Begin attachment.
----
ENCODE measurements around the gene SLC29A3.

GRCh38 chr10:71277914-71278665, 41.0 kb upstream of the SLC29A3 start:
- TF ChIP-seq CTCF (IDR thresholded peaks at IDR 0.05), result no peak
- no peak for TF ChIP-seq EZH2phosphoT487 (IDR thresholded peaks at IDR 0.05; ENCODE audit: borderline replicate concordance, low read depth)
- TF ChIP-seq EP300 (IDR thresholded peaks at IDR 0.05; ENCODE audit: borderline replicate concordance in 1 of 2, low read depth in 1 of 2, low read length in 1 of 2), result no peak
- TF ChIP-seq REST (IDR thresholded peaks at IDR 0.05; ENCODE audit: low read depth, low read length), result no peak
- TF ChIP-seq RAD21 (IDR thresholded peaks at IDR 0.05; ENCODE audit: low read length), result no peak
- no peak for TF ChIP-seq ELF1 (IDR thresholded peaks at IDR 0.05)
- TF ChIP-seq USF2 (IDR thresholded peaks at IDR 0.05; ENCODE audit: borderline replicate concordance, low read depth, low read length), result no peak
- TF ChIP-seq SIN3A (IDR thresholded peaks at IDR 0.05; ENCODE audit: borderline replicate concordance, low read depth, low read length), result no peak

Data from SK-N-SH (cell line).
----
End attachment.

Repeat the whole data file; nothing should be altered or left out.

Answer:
ENCODE measurements around the gene SLC29A3.

GRCh38 chr10:71277914-71278665, 41.0 kb upstream of the SLC29A3 start:
- TF ChIP-seq CTCF (IDR thresholded peaks at IDR 0.05), result no peak
- no peak for TF ChIP-seq EZH2phosphoT487 (IDR thresholded peaks at IDR 0.05; ENCODE audit: borderline replicate concordance, low read depth)
- TF ChIP-seq EP300 (IDR thresholded peaks at IDR 0.05; ENCODE audit: borderline replicate concordance in 1 of 2, low read depth in 1 of 2, low read length in 1 of 2), result no peak
- TF ChIP-seq REST (IDR thresholded peaks at IDR 0.05; ENCODE audit: low read depth, low read length), result no peak
- TF ChIP-seq RAD21 (IDR thresholded peaks at IDR 0.05; ENCODE audit: low read length), result no peak
- no peak for TF ChIP-seq ELF1 (IDR thresholded peaks at IDR 0.05)
- TF ChIP-seq USF2 (IDR thresholded peaks at IDR 0.05; ENCODE audit: borderline replicate concordance, low read depth, low read length), result no peak
- TF ChIP-seq SIN3A (IDR thresholded peaks at IDR 0.05; ENCODE audit: borderline replicate concordance, low read depth, low read length), result no peak

Data from SK-N-SH (cell line).